Scottish pop singer Les McKeown, best known as the frontman of the wildly successful 1970s bubblegum-glam band the Bay City Rollers, has died at age 65. “It is with profound sadness that we announce the death of our beloved husband and father Leslie Richard McKeown,” his family posted on Twitter Thursday. “Leslie died suddenly at home on Tuesday.” No further details about the ca use of death were disclosed at press time.
McKeown was born on Nov.15, 1955, in Edinburgh, and was only 18 years old when he replaced the Bay City Rollers’ original singer, Gordon “Nobby” Clark, in 1973. He fronted the classic lineup — featuring Alan Longmuir (who died in 2018), Derek Longmuir, Stuart “Woody” Wood, and Eric Faulkner — during the height of their “Rollermania” teen idol era, when they were being heralded as the next Beatles and even starred in their own U.K. television series. The “tartan teen sensations from Edinburgh” got their plaid-tastic look from McKeown’s father, a tailor, who made their famous trousers.
“They were adorable. Five cute guys at once. That's the story of rock ‘n’ roll. The invention of boy bands became an industry thanks to the Bay City Rollers,” music journalist Danny Fields once told the BBC.
McKeown sang on the Rollers’ biggest hits, including “Remember (Sha-La-La-La),” “Shang-a-Lang,” “Summerlove Sensation,” “Give a Little Love,” “All of Me Loves All of You,” and a cover of the Four Seasons’ “Bye, Bye, Baby,” all of which cracked the top 10 in Britain. Their LPs Rollin’ and Once Upon a Star both went to No. 1 on the U.K. album chart, and the band eventually went on to sell 120 million records worldwide.
Stateside success came in 1975 thanks to an aggressive push from Clive Davis, then the head of the Rollers’ North American label, Arista Records. The band’s American breakthrough single and arguably their signature song, “Saturday Night” — the original version of which, with Nobby Clark on lead vocals, had failed to chart in Britain in 1973 — went to No. 1 on the U.S. Billboard Hot 100. The Rollers debuted the song in America during a via-satellite performance on the ABC variety program Saturday Night Live with Howard Cosell (not to be confused with the NBC sketchy comedy show by the same name). They scored two more U.S. top 10 hits, “Money Honey” and “You Made Me Believe in Magic,” and released five gold-selling U.S. albums between 1975 and 1977.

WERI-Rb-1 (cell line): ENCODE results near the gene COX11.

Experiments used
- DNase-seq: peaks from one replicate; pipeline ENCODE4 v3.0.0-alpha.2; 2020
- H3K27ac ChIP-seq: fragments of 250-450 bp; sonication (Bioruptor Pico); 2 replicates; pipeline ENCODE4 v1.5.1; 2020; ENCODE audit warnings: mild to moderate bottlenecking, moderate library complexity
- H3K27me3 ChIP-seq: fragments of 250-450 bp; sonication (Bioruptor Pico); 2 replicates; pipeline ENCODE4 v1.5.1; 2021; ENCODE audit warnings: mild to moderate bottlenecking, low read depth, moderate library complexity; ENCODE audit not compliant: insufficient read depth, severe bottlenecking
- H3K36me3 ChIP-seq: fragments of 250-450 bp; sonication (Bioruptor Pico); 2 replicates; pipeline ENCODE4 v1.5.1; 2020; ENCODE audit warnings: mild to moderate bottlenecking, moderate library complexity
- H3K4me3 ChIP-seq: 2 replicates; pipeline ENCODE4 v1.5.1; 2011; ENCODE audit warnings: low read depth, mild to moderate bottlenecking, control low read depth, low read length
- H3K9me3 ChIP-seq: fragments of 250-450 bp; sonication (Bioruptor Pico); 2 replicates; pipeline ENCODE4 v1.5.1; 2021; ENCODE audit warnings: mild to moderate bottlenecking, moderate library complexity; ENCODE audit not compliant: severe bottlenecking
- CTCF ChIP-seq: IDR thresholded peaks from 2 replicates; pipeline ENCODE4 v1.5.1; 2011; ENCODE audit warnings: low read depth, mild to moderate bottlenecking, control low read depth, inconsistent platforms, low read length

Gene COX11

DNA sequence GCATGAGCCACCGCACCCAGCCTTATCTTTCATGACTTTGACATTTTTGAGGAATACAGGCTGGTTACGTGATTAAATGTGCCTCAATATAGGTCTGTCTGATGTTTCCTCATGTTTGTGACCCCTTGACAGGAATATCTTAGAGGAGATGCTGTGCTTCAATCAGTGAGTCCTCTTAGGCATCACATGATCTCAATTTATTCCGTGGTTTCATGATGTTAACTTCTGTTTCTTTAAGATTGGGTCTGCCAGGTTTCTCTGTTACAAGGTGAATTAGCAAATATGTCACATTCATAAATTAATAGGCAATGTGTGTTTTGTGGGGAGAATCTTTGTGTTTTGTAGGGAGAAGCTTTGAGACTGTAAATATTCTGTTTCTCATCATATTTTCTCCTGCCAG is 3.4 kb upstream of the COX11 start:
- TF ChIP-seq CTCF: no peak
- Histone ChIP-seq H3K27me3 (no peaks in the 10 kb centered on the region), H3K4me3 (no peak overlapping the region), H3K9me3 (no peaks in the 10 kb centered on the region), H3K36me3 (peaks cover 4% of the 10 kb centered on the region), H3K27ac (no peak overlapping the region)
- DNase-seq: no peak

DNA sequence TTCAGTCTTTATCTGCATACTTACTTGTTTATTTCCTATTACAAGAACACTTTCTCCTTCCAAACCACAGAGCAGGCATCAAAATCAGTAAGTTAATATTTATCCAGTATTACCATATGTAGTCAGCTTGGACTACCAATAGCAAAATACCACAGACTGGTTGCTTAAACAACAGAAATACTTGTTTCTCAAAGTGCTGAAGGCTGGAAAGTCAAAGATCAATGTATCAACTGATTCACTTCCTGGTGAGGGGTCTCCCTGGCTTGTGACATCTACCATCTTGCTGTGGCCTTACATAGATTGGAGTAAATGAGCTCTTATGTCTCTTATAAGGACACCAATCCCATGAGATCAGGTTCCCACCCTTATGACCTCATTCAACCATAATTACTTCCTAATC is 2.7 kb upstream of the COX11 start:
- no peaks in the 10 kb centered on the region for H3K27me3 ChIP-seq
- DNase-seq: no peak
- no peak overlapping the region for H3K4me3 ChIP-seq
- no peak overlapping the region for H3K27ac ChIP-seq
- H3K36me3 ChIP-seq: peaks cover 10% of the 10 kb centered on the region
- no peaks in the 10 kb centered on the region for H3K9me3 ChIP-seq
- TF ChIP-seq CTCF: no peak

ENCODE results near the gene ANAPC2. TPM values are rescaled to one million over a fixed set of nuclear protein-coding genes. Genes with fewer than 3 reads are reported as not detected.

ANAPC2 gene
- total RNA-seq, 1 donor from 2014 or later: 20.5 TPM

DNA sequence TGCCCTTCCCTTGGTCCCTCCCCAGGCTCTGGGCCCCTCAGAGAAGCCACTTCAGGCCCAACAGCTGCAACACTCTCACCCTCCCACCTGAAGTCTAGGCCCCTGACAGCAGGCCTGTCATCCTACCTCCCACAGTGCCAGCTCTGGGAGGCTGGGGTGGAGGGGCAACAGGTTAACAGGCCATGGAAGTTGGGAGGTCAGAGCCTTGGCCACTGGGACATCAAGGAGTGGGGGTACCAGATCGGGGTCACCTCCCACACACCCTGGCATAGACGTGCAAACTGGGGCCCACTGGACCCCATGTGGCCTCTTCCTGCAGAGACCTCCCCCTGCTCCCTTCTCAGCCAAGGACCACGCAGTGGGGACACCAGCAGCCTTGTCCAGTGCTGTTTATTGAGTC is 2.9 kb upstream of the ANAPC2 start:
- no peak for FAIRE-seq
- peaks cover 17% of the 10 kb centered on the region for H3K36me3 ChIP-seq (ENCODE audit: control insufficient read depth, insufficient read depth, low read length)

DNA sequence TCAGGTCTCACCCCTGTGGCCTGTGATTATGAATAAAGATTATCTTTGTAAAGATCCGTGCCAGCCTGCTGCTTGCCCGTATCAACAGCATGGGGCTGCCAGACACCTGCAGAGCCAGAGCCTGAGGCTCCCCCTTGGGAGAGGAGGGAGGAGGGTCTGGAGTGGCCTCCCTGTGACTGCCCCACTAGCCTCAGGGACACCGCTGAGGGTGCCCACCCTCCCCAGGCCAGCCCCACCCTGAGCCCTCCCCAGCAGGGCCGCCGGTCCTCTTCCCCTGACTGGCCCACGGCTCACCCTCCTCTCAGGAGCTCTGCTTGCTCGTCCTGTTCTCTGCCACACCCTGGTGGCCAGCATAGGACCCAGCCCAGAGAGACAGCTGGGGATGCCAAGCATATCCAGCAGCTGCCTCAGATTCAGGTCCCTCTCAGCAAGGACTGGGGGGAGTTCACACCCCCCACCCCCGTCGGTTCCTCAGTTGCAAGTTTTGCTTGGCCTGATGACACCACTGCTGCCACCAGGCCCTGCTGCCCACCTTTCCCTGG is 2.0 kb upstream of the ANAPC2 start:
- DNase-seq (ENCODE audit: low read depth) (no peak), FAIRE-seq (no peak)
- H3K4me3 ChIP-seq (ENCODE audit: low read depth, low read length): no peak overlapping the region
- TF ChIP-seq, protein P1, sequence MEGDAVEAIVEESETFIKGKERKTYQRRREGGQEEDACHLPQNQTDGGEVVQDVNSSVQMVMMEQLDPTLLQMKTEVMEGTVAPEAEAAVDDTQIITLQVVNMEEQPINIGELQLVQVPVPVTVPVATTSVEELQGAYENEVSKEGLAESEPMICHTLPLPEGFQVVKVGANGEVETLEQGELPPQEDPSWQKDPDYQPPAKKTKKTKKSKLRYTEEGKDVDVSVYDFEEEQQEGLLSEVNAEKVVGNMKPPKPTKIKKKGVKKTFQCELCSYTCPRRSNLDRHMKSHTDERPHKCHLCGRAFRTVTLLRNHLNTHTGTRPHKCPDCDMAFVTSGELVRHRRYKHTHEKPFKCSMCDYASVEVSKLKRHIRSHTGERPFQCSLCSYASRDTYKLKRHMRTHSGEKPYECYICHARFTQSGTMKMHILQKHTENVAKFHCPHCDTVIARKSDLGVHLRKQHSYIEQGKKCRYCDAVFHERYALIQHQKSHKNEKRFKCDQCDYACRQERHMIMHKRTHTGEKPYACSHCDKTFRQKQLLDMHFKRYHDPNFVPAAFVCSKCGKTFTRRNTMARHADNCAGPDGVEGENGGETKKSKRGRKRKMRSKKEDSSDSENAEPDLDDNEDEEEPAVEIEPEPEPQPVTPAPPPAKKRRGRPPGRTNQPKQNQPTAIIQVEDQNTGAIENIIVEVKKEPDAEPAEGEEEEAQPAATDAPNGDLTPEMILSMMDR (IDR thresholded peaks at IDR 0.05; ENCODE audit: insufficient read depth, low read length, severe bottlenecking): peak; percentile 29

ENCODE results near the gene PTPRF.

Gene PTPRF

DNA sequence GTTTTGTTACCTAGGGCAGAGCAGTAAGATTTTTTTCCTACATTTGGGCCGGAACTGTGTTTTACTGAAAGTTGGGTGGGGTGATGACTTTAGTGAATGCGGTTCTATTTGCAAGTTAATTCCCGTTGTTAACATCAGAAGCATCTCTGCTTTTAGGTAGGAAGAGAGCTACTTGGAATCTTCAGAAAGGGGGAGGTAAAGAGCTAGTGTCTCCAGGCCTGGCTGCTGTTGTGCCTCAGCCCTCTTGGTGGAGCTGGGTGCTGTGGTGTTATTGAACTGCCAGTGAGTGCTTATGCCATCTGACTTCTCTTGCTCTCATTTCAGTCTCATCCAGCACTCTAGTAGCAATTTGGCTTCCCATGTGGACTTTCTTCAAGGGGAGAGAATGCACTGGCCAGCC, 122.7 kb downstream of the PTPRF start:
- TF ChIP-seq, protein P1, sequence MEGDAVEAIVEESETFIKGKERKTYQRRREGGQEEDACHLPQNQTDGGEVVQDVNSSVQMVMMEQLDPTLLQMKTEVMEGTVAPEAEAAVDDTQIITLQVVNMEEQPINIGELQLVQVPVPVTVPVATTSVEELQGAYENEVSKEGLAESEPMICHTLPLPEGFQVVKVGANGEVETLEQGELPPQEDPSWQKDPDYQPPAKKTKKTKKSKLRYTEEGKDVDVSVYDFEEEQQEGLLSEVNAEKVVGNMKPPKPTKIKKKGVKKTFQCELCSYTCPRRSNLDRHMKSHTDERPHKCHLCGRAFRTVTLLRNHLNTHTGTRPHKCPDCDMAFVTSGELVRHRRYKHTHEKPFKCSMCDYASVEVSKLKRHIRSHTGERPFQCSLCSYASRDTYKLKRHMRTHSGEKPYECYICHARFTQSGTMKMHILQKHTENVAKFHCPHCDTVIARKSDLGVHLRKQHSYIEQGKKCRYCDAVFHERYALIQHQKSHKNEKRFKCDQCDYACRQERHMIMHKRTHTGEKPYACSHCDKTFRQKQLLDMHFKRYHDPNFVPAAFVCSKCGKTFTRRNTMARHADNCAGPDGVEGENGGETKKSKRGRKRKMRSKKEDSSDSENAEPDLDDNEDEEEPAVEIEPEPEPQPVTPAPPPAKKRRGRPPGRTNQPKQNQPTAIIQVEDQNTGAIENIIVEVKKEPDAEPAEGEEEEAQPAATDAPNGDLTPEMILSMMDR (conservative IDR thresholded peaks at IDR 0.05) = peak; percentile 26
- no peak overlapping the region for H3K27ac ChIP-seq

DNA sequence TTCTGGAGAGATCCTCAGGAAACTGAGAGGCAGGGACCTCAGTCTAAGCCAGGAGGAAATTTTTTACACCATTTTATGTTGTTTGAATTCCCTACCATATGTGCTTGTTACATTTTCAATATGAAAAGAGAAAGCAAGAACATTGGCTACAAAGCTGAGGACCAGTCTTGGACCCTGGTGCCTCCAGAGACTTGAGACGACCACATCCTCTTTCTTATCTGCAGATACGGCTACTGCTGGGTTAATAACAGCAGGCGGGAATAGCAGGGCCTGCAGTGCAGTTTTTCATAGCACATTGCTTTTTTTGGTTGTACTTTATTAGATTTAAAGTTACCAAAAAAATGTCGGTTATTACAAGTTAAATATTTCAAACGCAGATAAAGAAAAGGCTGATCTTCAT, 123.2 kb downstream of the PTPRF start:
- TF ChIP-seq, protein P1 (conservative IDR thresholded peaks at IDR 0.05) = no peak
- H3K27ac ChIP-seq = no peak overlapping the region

McKeown’s rise to fame was marred by tragedy in 1975, when he was found guilty of reckless driving after striking and killing a 76-year-old woman, Euphemia Clunie, during a visit to his family in Edinburgh. He was only fined 100 pounds and banned from driving for a year, and he rejoined the Bay City Rollers’ tour the day after the accident. McKeown later confessed in various interviews that the ensuing unshakable guilt played a large role in his drug and alcohol addiction, which began in the late ‘70s. In 2005, he was arrested for driving while drunk and was found to be over twice the legal limit. After several trips to rehab, McKeown became sober for good in 2008.
Rollermania was short-lived, and by 1976, the group was already fracturing and undergoing various personnel changes; in 1978, McKeown departed the Rollers as they decided to go in a more new-wave musical direction. He released nine solo albums during his career, enjoying success in Japan with his 1979 solo debut, the cheekily titled All Washed Up, but his solo output failed to chart elsewhere. In 2015, he reunited with Stuart Woo and Alan Longmuir for a Bay City Rollers nostalgia tour, which kicked off at the Glasgow Barrowlands venue in the band’s home country.
Looking back on the Rollermania whirlwind while promoting a 2016 Bay City Rollers gig at Scotland’s T in the Park festival, McKeown told the Press and Journal, “I think we were a breath of fresh air in the ‘70s. There was nothing complicated about our music — although it's amazing how many people who used to come to our concerts as teenagers are still coming back with their daughters after all these years and they're singing our songs together. That's pretty special.”
McKeown’s most recent album was 2016’s The Lost Songs, featuring tunes he’d written while touring with the Bay City Rollers in the ‘70s. McKeown is survived by his wife, Peko Keiko, and their son Jubei.
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